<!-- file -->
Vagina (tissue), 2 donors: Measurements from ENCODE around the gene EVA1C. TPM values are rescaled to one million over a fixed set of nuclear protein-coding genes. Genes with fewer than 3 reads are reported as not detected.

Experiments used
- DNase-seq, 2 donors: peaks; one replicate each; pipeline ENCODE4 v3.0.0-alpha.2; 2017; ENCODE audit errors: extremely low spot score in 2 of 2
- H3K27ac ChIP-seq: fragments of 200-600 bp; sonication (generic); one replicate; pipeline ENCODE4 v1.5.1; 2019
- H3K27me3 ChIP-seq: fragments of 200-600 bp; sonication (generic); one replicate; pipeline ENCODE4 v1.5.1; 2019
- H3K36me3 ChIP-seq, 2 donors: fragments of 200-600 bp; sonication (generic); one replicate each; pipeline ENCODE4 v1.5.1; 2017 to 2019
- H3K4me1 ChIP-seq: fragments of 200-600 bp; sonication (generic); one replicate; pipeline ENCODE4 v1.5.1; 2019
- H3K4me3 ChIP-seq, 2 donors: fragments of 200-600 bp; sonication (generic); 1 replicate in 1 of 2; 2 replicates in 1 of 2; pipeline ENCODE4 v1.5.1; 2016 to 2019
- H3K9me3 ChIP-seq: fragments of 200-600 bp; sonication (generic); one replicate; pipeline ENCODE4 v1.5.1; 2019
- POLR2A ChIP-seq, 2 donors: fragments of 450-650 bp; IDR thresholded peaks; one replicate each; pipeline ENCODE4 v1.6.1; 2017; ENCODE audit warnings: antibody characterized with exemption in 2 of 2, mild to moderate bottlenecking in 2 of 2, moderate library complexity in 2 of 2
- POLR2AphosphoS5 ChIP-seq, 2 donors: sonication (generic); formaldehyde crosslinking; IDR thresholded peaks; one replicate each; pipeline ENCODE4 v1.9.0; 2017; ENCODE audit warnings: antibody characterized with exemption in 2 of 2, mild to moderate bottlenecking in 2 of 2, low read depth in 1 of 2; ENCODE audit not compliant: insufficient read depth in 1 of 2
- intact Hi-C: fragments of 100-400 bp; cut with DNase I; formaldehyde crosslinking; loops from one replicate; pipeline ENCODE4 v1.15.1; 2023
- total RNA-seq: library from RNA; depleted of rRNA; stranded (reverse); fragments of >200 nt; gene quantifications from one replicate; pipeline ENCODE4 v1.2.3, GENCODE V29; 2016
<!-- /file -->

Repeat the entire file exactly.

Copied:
Vagina (tissue), 2 donors: Measurements from ENCODE around the gene EVA1C. TPM values are rescaled to one million over a fixed set of nuclear protein-coding genes. Genes with fewer than 3 reads are reported as not detected.

Experiments used
- DNase-seq, 2 donors: peaks; one replicate each; pipeline ENCODE4 v3.0.0-alpha.2; 2017; ENCODE audit errors: extremely low spot score in 2 of 2
- H3K27ac ChIP-seq: fragments of 200-600 bp; sonication (generic); one replicate; pipeline ENCODE4 v1.5.1; 2019
- H3K27me3 ChIP-seq: fragments of 200-600 bp; sonication (generic); one replicate; pipeline ENCODE4 v1.5.1; 2019
- H3K36me3 ChIP-seq, 2 donors: fragments of 200-600 bp; sonication (generic); one replicate each; pipeline ENCODE4 v1.5.1; 2017 to 2019
- H3K4me1 ChIP-seq: fragments of 200-600 bp; sonication (generic); one replicate; pipeline ENCODE4 v1.5.1; 2019
- H3K4me3 ChIP-seq, 2 donors: fragments of 200-600 bp; sonication (generic); 1 replicate in 1 of 2; 2 replicates in 1 of 2; pipeline ENCODE4 v1.5.1; 2016 to 2019
- H3K9me3 ChIP-seq: fragments of 200-600 bp; sonication (generic); one replicate; pipeline ENCODE4 v1.5.1; 2019
- POLR2A ChIP-seq, 2 donors: fragments of 450-650 bp; IDR thresholded peaks; one replicate each; pipeline ENCODE4 v1.6.1; 2017; ENCODE audit warnings: antibody characterized with exemption in 2 of 2, mild to moderate bottlenecking in 2 of 2, moderate library complexity in 2 of 2
- POLR2AphosphoS5 ChIP-seq, 2 donors: sonication (generic); formaldehyde crosslinking; IDR thresholded peaks; one replicate each; pipeline ENCODE4 v1.9.0; 2017; ENCODE audit warnings: antibody characterized with exemption in 2 of 2, mild to moderate bottlenecking in 2 of 2, low read depth in 1 of 2; ENCODE audit not compliant: insufficient read depth in 1 of 2
- intact Hi-C: fragments of 100-400 bp; cut with DNase I; formaldehyde crosslinking; loops from one replicate; pipeline ENCODE4 v1.15.1; 2023
- total RNA-seq: library from RNA; depleted of rRNA; stranded (reverse); fragments of >200 nt; gene quantifications from one replicate; pipeline ENCODE4 v1.2.3, GENCODE V29; 2016